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Life with My Sister Madonna

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Life with My Sister Madonna
A black-and-white image of Madonna on the right of the book cover, with her hand on her waist, and looking to the right. The book title and author names are written in cursive script.
Book cover for Life with My Sister Madonna
AuthorChristopher Ciccone
Wendy Leigh
Cover artistLinda Dingler
CountryUnited States
Genre
  • Biography
  • memoir
PublishedJuly 14, 2008
PublisherSimon Spotlight Entertainment
Pages352
ISBN978-1-4165-8762-0
OCLC883801605
782.42166092 B
LC ClassML420.M1387

Life with My Sister Madonna is an autobiography by American dancer, choreographer and tour director Christopher Ciccone and author Wendy Leigh. The book is a memoir about Ciccone's relationship with his sister, American singer Madonna, and was released on July 14, 2008 by Simon Spotlight Entertainment. A tell-all book, it details Ciccone's life spent with Madonna, and unknown aspects of the singer's life. The relationship between Ciccone and Madonna had deteriorated over the years, following the singer's refusal to employ him as her tour director. Writing the book was a catharsis for him and he contacted Leigh. Together they developed the project secretly and offered it to Simon Spotlight Entertainment for publication.

Madonna, who was not aware of the release, was annoyed by it but failed to stop its publication. Simon Spotlight Entertainment sold the book blindly to the retailers, with the expectation that it would create a media uproar for the contents and the nature of the memoir. Life with My Sister Madonna received negative reviews from book critics. Reviewers panned the content and felt it was ironic that Ciccone would use Madonna's name to cash-in while at the same time trashing her. They also felt that the book revealed nothing noteworthy. Commercially, the book debuted at number two on The New York Times Best Seller list, and went on to sell 35,000 copies.

Synopsis[edit]

The memoir is divided into different chapters of Madonna's life with the chapter titles like "Spoiled Daddy's Girl", "The Punk Drummer", "The Raunchy Boy Toy", "Material Girl", "Mrs. Sean Penn", "Warren Beatty's Glamorous Hollywood Paramour", "Loving Mother", "Mrs. Guy Ritchie" and "English Grande Dame".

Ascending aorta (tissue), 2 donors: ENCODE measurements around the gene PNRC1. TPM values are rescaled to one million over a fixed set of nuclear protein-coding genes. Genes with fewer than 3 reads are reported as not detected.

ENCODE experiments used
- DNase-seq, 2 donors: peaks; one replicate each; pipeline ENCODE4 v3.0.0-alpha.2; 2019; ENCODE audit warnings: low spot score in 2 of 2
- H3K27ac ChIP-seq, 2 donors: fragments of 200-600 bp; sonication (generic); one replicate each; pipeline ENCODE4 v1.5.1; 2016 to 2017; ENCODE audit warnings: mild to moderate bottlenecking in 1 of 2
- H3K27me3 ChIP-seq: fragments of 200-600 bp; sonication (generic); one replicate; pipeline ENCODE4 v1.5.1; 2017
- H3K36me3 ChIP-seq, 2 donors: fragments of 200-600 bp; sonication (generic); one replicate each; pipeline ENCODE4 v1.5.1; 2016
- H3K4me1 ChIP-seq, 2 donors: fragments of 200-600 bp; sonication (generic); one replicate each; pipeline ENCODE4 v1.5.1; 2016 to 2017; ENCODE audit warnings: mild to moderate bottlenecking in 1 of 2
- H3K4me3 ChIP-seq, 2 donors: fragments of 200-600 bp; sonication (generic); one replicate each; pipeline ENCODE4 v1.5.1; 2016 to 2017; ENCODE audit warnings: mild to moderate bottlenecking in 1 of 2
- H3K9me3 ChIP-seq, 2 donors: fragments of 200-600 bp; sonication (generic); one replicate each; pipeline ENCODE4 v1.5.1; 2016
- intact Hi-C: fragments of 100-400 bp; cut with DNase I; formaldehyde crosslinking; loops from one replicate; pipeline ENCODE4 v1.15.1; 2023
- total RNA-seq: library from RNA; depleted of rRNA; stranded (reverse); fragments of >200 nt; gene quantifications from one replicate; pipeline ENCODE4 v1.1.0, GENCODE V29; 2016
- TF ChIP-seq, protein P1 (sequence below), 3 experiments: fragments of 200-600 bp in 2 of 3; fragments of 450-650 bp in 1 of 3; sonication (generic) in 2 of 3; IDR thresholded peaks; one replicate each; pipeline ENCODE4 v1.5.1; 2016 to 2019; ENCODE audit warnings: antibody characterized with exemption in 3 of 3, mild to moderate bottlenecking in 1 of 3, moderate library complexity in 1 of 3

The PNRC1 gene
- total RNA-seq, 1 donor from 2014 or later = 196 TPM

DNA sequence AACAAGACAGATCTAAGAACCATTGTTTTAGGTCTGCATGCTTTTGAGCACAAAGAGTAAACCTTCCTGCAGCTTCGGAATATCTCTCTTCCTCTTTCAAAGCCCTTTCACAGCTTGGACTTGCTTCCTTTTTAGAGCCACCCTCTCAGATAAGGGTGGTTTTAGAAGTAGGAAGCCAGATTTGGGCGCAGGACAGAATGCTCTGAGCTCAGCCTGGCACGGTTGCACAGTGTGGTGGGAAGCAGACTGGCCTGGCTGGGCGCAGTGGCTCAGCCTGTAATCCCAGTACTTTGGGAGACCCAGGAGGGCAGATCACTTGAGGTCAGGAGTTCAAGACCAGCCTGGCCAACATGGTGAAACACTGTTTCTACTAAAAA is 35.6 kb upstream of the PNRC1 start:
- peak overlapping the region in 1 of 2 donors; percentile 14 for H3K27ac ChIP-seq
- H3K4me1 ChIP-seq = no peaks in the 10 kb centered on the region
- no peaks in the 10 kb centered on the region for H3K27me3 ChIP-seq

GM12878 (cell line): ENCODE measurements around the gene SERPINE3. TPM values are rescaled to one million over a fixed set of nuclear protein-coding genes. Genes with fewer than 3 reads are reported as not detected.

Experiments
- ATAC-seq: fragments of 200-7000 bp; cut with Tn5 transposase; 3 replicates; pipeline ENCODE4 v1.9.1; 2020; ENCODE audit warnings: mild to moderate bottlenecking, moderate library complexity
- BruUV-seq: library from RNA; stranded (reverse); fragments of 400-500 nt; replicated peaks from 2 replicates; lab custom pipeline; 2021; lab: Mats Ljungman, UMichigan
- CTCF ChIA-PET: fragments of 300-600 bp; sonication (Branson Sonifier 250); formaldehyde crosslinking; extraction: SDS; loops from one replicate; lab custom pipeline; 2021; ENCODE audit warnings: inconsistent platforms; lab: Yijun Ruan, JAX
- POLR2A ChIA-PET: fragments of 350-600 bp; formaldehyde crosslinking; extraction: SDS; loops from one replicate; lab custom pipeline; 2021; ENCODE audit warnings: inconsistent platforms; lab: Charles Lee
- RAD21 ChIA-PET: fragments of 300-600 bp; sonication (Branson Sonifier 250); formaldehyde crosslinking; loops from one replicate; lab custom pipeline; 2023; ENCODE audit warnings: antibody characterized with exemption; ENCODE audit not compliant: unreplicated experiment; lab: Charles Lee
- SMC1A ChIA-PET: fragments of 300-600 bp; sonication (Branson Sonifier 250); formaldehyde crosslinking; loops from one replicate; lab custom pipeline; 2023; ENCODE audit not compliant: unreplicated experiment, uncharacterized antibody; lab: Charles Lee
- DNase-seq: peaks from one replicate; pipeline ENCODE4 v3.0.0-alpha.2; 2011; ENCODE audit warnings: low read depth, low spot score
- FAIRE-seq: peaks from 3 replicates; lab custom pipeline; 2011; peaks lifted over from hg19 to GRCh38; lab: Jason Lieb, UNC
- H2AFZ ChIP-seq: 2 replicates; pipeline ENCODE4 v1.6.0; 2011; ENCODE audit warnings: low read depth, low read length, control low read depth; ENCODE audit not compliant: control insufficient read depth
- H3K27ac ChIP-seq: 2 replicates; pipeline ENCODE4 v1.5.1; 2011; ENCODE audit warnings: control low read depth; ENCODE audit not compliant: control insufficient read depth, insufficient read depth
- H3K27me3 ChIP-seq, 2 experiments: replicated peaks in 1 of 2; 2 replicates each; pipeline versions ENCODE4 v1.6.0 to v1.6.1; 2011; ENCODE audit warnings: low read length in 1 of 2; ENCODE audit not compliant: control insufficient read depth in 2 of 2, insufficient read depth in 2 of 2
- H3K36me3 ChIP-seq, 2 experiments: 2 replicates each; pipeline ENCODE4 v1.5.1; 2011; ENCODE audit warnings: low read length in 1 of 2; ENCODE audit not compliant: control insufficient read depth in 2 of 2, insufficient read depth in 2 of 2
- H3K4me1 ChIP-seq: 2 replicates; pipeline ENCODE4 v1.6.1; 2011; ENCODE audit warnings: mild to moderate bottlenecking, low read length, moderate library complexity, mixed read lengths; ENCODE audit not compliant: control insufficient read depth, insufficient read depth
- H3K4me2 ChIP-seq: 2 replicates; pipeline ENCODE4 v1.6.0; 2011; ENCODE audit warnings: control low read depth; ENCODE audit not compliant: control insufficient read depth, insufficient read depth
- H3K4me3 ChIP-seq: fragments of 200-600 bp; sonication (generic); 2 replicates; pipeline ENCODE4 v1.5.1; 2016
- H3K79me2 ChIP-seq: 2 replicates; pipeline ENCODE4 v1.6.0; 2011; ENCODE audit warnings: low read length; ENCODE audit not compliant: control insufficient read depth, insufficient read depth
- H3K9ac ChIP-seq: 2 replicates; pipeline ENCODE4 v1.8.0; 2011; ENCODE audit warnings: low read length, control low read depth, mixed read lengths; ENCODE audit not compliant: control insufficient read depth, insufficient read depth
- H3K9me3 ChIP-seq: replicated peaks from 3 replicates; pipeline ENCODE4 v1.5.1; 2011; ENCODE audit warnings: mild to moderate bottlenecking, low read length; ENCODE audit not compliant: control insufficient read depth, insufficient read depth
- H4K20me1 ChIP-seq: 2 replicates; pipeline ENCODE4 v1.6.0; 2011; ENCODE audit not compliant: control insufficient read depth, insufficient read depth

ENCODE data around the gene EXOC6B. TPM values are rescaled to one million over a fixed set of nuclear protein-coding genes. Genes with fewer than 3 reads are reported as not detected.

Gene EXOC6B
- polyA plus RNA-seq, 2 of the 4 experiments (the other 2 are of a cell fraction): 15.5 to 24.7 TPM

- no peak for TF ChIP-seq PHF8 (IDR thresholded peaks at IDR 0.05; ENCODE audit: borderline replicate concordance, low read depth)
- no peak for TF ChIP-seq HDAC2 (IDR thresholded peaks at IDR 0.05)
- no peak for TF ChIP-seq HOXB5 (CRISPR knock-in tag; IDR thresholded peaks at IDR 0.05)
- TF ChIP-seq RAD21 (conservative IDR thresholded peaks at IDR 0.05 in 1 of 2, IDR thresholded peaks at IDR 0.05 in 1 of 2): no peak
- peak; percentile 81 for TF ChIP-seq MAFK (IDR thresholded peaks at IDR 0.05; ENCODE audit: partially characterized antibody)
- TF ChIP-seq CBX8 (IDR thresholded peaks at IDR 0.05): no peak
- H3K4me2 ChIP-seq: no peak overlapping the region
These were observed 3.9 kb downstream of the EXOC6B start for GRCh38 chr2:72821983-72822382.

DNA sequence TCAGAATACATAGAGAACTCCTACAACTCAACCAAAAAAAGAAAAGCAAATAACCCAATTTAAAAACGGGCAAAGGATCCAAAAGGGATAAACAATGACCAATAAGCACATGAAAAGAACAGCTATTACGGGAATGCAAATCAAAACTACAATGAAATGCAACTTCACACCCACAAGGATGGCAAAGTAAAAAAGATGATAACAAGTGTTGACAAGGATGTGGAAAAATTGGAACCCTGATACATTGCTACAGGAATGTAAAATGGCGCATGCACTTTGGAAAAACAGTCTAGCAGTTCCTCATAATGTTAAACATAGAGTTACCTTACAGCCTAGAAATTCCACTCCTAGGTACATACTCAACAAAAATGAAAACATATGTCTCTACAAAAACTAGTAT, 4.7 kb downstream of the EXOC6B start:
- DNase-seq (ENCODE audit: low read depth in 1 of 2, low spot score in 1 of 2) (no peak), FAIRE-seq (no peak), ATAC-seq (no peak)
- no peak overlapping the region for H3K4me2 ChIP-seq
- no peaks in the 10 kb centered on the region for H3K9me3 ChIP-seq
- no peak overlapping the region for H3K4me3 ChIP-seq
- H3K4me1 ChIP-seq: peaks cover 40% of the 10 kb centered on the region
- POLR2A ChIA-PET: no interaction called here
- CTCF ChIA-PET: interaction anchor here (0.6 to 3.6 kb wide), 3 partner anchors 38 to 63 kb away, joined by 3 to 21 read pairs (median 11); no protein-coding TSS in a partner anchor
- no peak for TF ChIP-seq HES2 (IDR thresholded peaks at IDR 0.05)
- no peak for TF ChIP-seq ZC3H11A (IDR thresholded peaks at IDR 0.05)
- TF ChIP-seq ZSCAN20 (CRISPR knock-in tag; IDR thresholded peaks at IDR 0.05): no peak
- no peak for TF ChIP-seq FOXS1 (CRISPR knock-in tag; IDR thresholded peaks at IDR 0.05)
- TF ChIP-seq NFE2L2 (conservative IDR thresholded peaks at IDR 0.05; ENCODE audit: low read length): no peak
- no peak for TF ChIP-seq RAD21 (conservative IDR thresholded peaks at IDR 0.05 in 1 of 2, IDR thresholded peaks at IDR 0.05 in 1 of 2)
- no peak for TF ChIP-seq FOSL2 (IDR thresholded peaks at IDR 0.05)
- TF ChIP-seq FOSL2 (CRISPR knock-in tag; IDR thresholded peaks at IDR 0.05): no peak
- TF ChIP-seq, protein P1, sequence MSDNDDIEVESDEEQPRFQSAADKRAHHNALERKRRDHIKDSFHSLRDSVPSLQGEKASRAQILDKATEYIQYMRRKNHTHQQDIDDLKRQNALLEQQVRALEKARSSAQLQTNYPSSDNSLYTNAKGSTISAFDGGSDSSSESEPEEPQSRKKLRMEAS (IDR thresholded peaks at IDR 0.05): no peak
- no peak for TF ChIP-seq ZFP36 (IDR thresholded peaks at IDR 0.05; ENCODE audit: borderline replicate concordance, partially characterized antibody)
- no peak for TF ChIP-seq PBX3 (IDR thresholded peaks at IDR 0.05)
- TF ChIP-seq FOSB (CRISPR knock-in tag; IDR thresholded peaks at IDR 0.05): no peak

The biography starts with the opening night of Madonna's The Girlie Show World Tour (1993) in London. From there it goes on to describe Ciccone and Madonna's childhood together, playing at their father's orchards, the death of their mother. Ciccone reflects on working with Madonna, starting from the music video for her 1983 single, "Lucky Star", to the Girlie Show. He writes about Madonna's relationships with actors Sean Penn and Warren Beatty, as well as director Guy Ritchie, detailing how the latter made homophobic comments about him.

Ciccone narrates the early part of his life with Madonna, including his first joint and his first visit to a gay bar. He also recalls Madonna's performance in school donning a provocative costume that displeased their father. Then he debunks Madonna's story regarding her first trip to Manhattan with nothing but $35 in her pocket and a pair of ballet shoes. The book ends with an epilogue listing the singer's accomplishments and Ciccone's current life, as well as an afterword, where he detailed how Madonna supposedly wanted to stop the publishing of the book and previously unreleased family photographs.

Background and publication[edit]

Christopher Ciccone is the fourth child of Silvio Anthony "Tony" Ciccone and Madonna Louise (née Fortin), just below Madonna.[1] He began his career and worked as the singer's assistant, concert tour and art director. He also worked on the singer's 1991 documentary Madonna: Truth or Dare.[2] In June 2008, Simon & Schuster revealed that Christopher Ciccone had written a memoir on her, titled Life with My Sister Madonna. The publisher described the book as based "on his life and 47 years of growing up with and working with his sister". Ciccone wrote the book with author Wendy Leigh, who had previously written biographies of John F. Kennedy Jr., Prince Edward, and Liza Minnelli, and ghostwrote Zsa Zsa Gabor's autobiography.[3]

"I could have written that book, the book about how horrifying she is or can be, but I didn't write that book. I was just looking for a little recognition for the work I've done for 20 years with her, that it wasn't one person."

—Christopher Ciccone about the book's content[4]

Prior to the release of the book, the relationship between Madonna and Ciccone had deteriorated from 2001 onwards, when Madonna refused to employ him as her tour director for the Drowned World Tour. "From the moment I found out that I wasn't doing Drowned World, to her and Guy's wedding, everything became a bit of a blur, a dark, fairly negative period of time for me," he felt.[5] According to Ciccone, he took therapy but faced difficulty in living life separately from his sister. He believed that being under the shadow of Madonna had never allowed him to achieve an identity of his own.[6] Ciccone explained to Chrissy Iley from the Irish Independent that Madonna had often tried manipulating him into working for free and forced him to perform tasks that he did not want. However, the relationship completely ended when Madonna accused him of theft from her in an email, "of swindling her after 20 years of being the only person that hadn't". Believing that the book was not just a catharsis for him,[7] the author wrote it feeling that it would also empower him.[6][7] Ciccone described writing the book as "a giant fucking orgasm. Therapy I already had; this was pure sex".[8]